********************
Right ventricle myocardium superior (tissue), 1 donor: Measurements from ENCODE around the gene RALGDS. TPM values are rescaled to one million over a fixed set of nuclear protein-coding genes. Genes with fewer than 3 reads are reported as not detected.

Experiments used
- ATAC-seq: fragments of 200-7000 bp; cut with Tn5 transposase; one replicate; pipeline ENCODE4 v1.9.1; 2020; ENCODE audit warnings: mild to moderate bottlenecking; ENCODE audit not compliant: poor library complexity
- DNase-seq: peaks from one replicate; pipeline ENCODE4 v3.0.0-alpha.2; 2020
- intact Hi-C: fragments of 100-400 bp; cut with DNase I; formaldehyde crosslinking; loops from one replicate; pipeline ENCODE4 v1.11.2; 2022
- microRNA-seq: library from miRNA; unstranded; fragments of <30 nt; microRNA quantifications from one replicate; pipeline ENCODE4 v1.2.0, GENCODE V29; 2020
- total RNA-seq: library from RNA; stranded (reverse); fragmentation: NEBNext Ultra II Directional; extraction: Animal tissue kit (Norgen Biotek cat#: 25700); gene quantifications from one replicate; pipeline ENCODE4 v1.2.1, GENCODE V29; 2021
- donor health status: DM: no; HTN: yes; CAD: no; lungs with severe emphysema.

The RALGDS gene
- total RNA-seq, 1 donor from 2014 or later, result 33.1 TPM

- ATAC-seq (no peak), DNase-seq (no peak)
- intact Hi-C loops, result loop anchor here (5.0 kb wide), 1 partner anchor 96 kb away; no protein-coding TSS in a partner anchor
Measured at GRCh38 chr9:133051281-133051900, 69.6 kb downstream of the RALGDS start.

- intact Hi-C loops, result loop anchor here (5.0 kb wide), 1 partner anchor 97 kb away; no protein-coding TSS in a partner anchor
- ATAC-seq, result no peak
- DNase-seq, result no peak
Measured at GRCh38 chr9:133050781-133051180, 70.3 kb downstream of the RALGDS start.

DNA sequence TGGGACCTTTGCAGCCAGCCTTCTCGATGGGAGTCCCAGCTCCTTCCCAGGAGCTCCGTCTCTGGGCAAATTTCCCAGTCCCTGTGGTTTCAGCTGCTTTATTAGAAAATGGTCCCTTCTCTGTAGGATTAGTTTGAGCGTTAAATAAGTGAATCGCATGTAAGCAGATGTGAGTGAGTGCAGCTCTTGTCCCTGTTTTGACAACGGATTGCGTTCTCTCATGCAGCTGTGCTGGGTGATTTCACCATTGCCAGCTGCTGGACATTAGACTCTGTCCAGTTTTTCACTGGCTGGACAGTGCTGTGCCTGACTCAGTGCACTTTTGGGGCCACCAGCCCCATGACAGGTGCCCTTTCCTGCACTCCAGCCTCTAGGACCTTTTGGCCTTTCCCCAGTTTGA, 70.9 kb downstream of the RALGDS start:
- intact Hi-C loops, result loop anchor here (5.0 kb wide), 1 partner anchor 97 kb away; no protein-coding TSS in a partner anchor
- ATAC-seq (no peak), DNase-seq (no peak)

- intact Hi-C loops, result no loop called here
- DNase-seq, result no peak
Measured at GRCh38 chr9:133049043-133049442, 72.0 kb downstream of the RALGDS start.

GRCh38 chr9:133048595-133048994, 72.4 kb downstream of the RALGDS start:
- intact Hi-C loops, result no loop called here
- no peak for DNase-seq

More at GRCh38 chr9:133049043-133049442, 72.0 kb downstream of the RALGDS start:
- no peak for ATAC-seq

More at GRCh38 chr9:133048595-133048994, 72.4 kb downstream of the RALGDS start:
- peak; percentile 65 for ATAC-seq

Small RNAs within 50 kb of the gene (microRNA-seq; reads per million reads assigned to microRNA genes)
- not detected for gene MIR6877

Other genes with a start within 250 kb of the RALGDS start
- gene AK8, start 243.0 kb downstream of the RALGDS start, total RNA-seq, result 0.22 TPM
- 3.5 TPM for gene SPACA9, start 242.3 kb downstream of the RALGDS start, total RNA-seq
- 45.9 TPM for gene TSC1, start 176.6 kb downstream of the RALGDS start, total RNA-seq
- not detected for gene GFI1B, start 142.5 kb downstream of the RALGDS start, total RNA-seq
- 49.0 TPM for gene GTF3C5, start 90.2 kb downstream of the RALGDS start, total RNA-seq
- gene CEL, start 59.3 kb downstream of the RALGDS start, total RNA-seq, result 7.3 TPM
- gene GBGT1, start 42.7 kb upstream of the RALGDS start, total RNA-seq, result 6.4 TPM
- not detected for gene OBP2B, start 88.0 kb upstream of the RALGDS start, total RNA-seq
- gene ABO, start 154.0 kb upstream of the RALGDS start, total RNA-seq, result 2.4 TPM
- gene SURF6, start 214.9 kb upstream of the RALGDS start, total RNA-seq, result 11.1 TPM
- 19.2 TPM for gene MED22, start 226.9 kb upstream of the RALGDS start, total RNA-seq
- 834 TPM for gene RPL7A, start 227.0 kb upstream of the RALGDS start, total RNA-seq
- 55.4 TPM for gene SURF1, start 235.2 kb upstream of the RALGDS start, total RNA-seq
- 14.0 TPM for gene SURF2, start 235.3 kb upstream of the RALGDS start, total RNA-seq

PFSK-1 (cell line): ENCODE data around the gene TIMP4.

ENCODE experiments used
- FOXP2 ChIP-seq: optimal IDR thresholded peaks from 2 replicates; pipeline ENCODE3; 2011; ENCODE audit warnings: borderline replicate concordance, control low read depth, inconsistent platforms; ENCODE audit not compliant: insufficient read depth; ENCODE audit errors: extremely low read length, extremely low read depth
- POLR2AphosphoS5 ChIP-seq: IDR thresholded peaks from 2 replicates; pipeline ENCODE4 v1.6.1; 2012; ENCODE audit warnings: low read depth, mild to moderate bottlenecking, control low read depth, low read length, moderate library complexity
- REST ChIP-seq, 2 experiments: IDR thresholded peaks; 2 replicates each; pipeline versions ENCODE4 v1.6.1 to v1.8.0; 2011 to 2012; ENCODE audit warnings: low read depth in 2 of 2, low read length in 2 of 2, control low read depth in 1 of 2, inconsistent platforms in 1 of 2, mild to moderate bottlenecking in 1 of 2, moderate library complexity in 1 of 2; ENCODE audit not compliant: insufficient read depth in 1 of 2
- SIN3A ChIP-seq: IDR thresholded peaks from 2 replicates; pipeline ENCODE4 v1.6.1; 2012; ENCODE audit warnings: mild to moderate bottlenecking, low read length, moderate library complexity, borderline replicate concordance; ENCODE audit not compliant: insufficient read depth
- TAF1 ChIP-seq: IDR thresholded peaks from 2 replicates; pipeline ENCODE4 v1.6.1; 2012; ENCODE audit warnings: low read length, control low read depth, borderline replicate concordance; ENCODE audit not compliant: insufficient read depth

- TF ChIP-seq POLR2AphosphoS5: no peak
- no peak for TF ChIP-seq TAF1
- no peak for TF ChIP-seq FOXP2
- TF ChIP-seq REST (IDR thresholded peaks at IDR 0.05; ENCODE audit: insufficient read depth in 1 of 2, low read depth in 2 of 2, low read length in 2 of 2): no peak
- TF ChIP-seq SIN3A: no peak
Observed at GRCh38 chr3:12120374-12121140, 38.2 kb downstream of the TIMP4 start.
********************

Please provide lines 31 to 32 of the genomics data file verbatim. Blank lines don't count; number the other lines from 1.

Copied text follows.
Small RNAs within 50 kb of the gene (microRNA-seq; reads per million reads assigned to microRNA genes)
- not detected for gene MIR6877